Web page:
This post is about a 25km walk from Hinterwaldkopf to Merzhausen. I lose almost 1000m in altitude on my way down towards Freiburg.
Even though my thermarest had turned into a bouncy castle, it had been a surprisingly relaxing night. I fell asleep to the call of an owl and woke up to the singing of birds.
Then I changed my shoes to a new pair with a fresh profile. Two bananas and an apple with peanut butter later I was on my way down from the mountain.
the way down
At about 1100m in altitude, my bivouacking spot on Hinterwaldkopf had been in one of the highest regions of the High Black Forest. I wanted to go to Freiburg, which was located almost 900m lower.
So the way down went relentlessly down. The Caboose had no brakes, and I had to lean against her with my butt as gravity was pulling us down the serpentine road. I figured that it had been a smart idea to change my shoes.
Sometimes we would meet cyclists on their way up. Almost all of them had electric bikes, and still it looked like a sweat-inducing ascent.
When we reached the plain at the foot of the mountain I could feel the descent in my knees and thighs. I lay down in the shade of a tree and did my exercises. Had some bread with tomato spread and a bell pepper. Watched a bit of Futurama. Then I continued on my way.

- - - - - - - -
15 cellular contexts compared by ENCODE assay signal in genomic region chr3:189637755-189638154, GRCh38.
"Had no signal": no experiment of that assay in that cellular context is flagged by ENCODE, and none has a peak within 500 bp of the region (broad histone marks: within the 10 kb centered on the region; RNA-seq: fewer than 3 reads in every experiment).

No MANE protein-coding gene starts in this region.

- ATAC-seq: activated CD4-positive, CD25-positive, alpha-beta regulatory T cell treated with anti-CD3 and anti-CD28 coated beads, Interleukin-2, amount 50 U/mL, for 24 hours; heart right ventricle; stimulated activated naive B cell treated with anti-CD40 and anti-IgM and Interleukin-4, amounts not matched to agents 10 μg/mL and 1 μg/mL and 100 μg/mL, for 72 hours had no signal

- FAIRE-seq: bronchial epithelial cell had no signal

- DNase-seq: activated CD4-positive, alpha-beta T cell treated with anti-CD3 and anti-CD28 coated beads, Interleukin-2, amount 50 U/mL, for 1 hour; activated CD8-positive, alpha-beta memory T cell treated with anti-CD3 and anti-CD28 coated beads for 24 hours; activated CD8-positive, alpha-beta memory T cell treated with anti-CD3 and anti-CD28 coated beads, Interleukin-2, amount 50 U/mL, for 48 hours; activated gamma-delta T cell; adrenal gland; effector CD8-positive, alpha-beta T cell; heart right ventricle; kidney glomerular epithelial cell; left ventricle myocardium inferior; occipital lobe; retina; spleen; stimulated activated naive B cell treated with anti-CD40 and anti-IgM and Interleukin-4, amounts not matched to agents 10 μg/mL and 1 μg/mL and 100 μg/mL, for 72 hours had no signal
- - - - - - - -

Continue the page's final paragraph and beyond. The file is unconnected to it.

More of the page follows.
We had long since left Swabia and entered Baden, a Grand Duchy until 1918 and a Republic within the German Reich until 1945. Sometimes it was easy to forget how late Germany had become a nation state, and how everything had been so thoroughly fragmented for such a long time.
around the city
I ended up not going to Freiburg after all. A friend of a friend had offered me a place to stay, and he lived a bit south of the city. So I walked along the hills, past a refugee home, past a park and a lake, and past a monument for Freiburg’s war dead of World War I and World War II.
World War I, when Baden had still been a Grand Duchy. World War II, when Baden had been a Republic within the German Reich.
the walk from Hinterwaldkopf to Merzhausen: